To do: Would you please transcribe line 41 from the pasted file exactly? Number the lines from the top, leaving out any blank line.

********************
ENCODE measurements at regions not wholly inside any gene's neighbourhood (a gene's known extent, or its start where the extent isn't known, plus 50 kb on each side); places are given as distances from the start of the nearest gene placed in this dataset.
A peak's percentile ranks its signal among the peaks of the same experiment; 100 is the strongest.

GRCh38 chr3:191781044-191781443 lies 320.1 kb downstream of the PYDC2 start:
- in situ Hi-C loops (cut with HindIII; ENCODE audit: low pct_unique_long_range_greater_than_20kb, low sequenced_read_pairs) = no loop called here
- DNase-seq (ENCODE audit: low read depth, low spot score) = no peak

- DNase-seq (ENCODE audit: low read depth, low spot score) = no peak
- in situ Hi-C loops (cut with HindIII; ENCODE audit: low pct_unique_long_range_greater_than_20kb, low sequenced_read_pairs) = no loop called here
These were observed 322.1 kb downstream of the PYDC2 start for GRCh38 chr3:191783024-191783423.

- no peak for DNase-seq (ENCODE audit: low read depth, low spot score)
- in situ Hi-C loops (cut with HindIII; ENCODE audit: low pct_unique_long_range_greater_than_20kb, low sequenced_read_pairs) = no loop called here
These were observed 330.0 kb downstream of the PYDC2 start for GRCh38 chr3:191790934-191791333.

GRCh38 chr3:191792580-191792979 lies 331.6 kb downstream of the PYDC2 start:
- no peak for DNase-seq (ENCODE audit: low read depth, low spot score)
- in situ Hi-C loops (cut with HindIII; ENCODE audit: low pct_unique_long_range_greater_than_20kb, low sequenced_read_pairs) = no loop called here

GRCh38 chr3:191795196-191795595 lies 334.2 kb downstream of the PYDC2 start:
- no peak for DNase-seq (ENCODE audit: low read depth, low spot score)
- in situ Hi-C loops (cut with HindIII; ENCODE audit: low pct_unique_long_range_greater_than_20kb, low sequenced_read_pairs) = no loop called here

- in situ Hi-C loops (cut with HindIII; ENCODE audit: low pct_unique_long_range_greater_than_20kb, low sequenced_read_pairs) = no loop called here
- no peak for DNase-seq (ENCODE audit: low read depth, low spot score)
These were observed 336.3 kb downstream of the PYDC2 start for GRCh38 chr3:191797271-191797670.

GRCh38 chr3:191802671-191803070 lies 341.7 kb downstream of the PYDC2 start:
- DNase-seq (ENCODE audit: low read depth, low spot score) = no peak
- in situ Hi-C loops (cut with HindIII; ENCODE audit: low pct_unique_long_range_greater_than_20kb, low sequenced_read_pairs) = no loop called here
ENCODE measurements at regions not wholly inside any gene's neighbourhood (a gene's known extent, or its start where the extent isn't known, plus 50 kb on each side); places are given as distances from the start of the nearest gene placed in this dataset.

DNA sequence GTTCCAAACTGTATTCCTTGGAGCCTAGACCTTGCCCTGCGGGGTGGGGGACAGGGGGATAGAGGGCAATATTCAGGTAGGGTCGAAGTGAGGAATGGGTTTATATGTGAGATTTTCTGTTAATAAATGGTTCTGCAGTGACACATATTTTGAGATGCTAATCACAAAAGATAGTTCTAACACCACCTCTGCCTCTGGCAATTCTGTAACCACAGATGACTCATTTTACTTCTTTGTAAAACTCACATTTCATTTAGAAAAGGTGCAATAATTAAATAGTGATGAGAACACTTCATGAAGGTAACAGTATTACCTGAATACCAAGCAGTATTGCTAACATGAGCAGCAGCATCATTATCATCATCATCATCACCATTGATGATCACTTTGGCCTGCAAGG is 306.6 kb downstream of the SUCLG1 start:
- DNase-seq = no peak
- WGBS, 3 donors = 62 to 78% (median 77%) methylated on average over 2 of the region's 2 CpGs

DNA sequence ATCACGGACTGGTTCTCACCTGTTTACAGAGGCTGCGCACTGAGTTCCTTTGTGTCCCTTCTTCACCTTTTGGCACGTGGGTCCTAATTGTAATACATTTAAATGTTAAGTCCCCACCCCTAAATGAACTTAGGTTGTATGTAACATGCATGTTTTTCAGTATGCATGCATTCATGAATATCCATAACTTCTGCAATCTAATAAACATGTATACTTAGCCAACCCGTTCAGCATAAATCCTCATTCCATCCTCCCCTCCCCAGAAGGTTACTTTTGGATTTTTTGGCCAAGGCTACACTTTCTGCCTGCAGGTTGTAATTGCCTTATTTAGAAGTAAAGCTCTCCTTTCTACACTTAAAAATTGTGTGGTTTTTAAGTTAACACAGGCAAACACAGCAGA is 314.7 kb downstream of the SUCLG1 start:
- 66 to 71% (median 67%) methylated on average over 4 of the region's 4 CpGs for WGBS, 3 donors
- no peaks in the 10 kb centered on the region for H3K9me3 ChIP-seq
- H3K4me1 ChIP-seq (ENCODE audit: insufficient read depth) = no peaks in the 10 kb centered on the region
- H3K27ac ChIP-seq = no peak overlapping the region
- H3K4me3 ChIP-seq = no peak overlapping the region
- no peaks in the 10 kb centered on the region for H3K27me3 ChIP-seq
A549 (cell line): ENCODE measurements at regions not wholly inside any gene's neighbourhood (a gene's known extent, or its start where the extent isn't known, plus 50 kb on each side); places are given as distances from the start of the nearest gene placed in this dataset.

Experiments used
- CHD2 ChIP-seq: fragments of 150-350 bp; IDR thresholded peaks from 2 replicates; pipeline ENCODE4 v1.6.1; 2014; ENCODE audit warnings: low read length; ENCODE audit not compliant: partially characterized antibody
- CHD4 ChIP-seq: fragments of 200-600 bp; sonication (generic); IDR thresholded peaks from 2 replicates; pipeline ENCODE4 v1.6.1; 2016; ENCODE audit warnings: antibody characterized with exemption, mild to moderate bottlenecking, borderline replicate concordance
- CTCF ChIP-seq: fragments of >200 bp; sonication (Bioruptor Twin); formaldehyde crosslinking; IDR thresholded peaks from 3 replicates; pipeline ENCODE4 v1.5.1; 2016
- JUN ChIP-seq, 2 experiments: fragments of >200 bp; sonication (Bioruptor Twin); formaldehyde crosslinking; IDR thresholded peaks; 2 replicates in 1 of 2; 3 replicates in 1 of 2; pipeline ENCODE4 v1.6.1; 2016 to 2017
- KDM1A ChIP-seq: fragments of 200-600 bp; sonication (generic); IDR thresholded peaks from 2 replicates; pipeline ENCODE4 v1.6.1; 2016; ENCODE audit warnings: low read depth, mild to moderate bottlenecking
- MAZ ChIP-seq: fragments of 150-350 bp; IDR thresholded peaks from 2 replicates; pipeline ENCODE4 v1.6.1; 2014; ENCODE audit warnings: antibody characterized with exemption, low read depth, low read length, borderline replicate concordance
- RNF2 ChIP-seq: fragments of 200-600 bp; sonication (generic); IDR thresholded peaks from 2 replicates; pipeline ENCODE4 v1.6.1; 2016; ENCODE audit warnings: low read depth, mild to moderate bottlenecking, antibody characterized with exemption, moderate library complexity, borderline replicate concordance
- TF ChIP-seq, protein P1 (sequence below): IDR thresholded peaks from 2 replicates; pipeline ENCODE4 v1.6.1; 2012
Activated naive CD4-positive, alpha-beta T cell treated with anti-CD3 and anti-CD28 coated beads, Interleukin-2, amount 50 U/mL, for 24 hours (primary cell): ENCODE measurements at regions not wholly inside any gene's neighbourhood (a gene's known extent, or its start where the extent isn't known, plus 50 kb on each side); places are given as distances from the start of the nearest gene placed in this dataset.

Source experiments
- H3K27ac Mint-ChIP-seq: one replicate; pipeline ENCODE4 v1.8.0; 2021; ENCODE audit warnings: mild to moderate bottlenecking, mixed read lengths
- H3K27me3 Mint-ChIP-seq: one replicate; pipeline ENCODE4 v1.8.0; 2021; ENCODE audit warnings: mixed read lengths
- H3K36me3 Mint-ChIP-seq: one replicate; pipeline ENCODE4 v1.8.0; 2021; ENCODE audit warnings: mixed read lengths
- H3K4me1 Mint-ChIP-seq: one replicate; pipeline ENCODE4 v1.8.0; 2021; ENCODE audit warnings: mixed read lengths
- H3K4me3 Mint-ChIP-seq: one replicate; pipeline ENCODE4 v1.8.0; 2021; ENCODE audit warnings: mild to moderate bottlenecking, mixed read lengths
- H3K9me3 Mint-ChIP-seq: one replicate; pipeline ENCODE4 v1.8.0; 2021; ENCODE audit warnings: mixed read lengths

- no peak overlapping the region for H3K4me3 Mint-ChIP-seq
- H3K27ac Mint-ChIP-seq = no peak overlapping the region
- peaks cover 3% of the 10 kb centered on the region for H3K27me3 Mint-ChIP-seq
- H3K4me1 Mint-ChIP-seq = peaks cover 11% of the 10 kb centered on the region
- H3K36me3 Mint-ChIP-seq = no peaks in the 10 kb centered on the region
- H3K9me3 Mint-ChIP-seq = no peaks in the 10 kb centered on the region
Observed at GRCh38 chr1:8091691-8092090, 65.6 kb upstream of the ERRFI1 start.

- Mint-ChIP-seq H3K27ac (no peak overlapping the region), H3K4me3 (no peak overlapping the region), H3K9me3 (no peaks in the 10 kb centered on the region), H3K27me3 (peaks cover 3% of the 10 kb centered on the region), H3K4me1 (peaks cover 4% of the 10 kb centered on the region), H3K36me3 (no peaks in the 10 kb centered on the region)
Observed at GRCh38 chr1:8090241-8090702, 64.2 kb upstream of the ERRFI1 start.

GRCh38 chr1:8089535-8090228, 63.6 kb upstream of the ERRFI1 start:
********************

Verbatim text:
- KDM1A ChIP-seq: fragments of 200-600 bp; sonication (generic); IDR thresholded peaks from 2 replicates; pipeline ENCODE4 v1.6.1; 2016; ENCODE audit warnings: low read depth, mild to moderate bottlenecking